The main findings of this study will be disseminated via publications in peer-reviewed international journals. Study findings will also be presented at scientific conferences.


Due to the intervention’s nature, it is not possible for both the intervention implementer and participants to be blinded to group assignments. Because all the outcomes in this study will be obtained by the self-reported questionnaire, information bias could be introduced. Generalizability will be limited because snowball sampling will be used instead of random sampling.


This is the first study to investigate the effectiveness of an online GKT program for students to improve self-efficacy as a gatekeeper using an RCT design. The study explored the potential of an online peer gatekeeper program for students that can be disseminated online to a large number of students with minimal cost.


This research was supported by a Health Care Science Institute research grant (KN). The funder had no role in the study design, data collection and analysis, decision to publish, or preparation of the manuscript.

Authors' Contributions

KN and YM were responsible for study design, study setup, completion of the study, and finalizing of the manuscript. HA, MI, YK, and YO were responsible for study design and developing the contents of the intervention. AI developed the contents of the intervention. TS was involved in the study design and design of the statistical analyses. KI and NK worked on study design. KN wrote the first draft of the protocol manuscript. All authors revised the manuscript and approved the final version of the manuscript.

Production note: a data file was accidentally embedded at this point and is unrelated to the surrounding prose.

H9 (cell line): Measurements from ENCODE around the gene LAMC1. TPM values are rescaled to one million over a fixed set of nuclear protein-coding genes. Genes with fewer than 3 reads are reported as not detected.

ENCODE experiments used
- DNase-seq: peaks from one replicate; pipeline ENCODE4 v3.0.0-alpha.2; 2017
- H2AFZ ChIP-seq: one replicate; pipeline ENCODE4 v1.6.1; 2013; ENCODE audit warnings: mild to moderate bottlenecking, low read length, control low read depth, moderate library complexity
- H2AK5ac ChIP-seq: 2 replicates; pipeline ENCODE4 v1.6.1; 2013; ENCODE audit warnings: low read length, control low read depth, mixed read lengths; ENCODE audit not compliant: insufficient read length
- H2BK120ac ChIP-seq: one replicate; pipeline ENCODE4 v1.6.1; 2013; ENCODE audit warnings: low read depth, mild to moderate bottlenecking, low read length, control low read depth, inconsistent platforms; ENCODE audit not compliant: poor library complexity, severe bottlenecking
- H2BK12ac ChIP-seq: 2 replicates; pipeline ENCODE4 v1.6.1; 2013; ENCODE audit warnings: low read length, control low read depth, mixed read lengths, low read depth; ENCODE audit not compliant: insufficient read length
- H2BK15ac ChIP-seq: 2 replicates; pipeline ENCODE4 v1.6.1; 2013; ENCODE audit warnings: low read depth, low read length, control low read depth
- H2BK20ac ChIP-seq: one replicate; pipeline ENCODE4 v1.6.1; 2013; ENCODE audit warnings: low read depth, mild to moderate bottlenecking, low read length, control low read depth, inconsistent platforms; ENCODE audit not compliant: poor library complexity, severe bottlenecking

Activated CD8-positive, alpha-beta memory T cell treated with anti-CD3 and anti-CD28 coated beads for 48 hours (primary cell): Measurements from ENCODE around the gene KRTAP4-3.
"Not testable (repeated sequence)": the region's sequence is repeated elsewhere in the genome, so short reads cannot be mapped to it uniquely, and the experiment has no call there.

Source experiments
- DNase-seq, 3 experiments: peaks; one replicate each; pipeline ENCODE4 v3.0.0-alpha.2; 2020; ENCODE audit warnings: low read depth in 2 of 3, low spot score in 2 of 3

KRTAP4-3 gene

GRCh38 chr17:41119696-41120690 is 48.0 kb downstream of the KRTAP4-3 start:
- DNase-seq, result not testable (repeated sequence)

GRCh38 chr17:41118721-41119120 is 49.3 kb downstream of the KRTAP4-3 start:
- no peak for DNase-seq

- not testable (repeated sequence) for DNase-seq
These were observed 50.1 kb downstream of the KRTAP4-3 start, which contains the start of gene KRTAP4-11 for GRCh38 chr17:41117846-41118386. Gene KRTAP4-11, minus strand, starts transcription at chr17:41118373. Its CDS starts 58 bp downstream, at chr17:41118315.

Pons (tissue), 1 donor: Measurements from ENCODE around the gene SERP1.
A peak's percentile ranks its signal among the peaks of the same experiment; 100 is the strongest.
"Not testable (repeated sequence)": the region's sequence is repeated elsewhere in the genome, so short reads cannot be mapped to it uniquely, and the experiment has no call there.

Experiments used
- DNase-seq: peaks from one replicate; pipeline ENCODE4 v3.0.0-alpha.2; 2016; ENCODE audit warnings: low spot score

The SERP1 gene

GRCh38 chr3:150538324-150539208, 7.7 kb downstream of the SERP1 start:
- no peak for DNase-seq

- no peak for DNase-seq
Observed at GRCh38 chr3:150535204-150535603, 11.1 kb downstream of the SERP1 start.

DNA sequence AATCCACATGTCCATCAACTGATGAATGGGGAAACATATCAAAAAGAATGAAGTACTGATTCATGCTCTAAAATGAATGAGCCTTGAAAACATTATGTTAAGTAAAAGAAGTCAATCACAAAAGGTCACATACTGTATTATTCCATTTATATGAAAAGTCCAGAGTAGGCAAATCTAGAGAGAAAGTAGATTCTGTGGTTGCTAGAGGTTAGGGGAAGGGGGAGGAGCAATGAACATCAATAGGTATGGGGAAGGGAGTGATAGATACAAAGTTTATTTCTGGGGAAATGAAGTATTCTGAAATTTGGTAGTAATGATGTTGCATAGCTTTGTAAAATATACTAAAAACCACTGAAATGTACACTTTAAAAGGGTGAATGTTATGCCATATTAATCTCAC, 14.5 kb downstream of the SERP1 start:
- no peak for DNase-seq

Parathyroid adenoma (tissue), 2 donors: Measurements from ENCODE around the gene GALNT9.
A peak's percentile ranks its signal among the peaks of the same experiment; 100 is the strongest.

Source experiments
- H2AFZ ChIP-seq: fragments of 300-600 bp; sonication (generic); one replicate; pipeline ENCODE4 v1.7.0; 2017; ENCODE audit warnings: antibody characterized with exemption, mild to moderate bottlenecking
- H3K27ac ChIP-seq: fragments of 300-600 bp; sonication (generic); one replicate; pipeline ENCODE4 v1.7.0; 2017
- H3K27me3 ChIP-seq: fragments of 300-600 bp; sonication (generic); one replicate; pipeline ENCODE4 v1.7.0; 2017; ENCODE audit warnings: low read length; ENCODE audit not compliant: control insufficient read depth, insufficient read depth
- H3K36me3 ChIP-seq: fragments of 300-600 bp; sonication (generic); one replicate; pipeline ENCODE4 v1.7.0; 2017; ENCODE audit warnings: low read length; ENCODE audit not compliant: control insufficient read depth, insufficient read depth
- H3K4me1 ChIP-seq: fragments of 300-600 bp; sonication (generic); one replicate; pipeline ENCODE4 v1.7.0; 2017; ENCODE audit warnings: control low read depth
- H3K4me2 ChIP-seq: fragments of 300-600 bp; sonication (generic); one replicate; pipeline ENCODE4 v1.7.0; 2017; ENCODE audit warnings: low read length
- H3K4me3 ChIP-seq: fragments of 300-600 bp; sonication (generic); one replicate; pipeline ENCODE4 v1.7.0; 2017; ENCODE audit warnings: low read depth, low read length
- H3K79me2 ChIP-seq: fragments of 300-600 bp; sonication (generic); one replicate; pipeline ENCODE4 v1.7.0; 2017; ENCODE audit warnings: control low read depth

Conflicts of Interest

None declared.

Multimedia Appendix 1

ACT questionnaire.

DOCX File , 15 KB

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CIUS: Compulsive Internet Use Scale
FCV-19S: Fear of COVID-19 Scale
G7: Group of 7
GKSES: Gatekeeper Self-Efficacy Scale
GKT: gatekeeper training
iOSDMH: Implementation Outcome Scales for Digital Mental Health
K6: Kessler Psychological Distress Scale
LOSS: Literacy of Suicide Scale
MIDUS: Mental Illness and Disorder Understanding Scale
PPI: patient and public involvement
RCT: randomized controlled trial
SOC: sense of coherence
SOC3-UTHS: University of Tokyo Health Sociology version of SOC3 scale
SPIRIT: Standard Protocol Items: Recommendations for Interventional Trials
TPB: theory of planned behavior

Edited by T Leung; submitted 28.11.21; peer-reviewed by S Byrne, V Nagy; comments to author 14.02.22; revised version received 21.02.22; accepted 21.02.22; published 26.04.22


©Kyosuke Nozawa, Ayaka Ishii, Hiroki Asaoka, Mai Iwanaga, Yousuke Kumakura, Yuri Oyabu, Tomohiro Shinozaki, Kotaro Imamura, Norito Kawakami, Yuki Miyamoto. Originally published in JMIR Research Protocols (, 26.04.2022.